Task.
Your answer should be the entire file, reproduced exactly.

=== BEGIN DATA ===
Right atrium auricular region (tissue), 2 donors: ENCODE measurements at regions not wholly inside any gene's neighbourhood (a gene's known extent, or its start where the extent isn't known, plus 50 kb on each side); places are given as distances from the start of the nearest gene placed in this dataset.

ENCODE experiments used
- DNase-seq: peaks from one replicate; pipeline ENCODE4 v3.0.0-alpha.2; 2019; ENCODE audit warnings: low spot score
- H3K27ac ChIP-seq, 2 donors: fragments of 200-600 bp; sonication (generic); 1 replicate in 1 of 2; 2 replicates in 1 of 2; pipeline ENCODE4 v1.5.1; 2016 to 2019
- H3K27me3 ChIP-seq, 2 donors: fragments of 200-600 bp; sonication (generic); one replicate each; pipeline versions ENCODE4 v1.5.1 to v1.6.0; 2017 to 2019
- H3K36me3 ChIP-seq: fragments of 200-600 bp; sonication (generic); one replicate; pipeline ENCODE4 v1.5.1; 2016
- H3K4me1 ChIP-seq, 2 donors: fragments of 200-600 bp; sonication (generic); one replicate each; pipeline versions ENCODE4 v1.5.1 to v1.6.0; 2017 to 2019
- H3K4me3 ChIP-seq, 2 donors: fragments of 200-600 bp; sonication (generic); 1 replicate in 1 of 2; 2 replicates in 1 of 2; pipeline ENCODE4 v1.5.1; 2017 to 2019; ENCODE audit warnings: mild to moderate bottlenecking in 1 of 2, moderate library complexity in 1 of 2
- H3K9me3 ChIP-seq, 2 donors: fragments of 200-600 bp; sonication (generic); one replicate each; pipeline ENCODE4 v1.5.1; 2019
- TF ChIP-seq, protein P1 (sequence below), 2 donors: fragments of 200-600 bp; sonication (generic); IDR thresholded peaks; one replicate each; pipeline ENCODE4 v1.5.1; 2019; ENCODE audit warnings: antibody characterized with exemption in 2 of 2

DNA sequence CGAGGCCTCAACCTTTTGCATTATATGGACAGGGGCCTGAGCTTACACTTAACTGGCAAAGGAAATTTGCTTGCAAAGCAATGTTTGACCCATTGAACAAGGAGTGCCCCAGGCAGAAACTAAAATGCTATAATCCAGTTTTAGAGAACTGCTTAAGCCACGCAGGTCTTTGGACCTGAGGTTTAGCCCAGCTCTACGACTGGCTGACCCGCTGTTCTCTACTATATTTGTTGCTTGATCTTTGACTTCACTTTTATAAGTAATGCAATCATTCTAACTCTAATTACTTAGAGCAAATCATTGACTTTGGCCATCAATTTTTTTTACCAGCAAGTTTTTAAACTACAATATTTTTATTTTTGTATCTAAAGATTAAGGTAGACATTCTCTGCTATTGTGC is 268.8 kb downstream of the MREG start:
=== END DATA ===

Right atrium auricular region (tissue), 2 donors: ENCODE measurements at regions not wholly inside any gene's neighbourhood (a gene's known extent, or its start where the extent isn't known, plus 50 kb on each side); places are given as distances from the start of the nearest gene placed in this dataset.

ENCODE experiments used
- DNase-seq: peaks from one replicate; pipeline ENCODE4 v3.0.0-alpha.2; 2019; ENCODE audit warnings: low spot score
- H3K27ac ChIP-seq, 2 donors: fragments of 200-600 bp; sonication (generic); 1 replicate in 1 of 2; 2 replicates in 1 of 2; pipeline ENCODE4 v1.5.1; 2016 to 2019
- H3K27me3 ChIP-seq, 2 donors: fragments of 200-600 bp; sonication (generic); one replicate each; pipeline versions ENCODE4 v1.5.1 to v1.6.0; 2017 to 2019
- H3K36me3 ChIP-seq: fragments of 200-600 bp; sonication (generic); one replicate; pipeline ENCODE4 v1.5.1; 2016
- H3K4me1 ChIP-seq, 2 donors: fragments of 200-600 bp; sonication (generic); one replicate each; pipeline versions ENCODE4 v1.5.1 to v1.6.0; 2017 to 2019
- H3K4me3 ChIP-seq, 2 donors: fragments of 200-600 bp; sonication (generic); 1 replicate in 1 of 2; 2 replicates in 1 of 2; pipeline ENCODE4 v1.5.1; 2017 to 2019; ENCODE audit warnings: mild to moderate bottlenecking in 1 of 2, moderate library complexity in 1 of 2
- H3K9me3 ChIP-seq, 2 donors: fragments of 200-600 bp; sonication (generic); one replicate each; pipeline ENCODE4 v1.5.1; 2019
- TF ChIP-seq, protein P1 (sequence below), 2 donors: fragments of 200-600 bp; sonication (generic); IDR thresholded peaks; one replicate each; pipeline ENCODE4 v1.5.1; 2019; ENCODE audit warnings: antibody characterized with exemption in 2 of 2

DNA sequence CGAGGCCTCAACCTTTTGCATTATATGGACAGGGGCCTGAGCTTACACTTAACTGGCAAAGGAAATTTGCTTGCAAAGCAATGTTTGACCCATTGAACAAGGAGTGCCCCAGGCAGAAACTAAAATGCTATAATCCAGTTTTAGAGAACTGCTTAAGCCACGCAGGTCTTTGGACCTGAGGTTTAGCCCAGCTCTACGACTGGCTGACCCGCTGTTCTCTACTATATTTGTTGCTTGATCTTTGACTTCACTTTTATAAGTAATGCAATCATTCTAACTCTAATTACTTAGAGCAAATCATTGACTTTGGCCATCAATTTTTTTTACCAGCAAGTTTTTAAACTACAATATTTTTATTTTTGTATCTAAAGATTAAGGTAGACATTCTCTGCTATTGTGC is 268.8 kb downstream of the MREG start: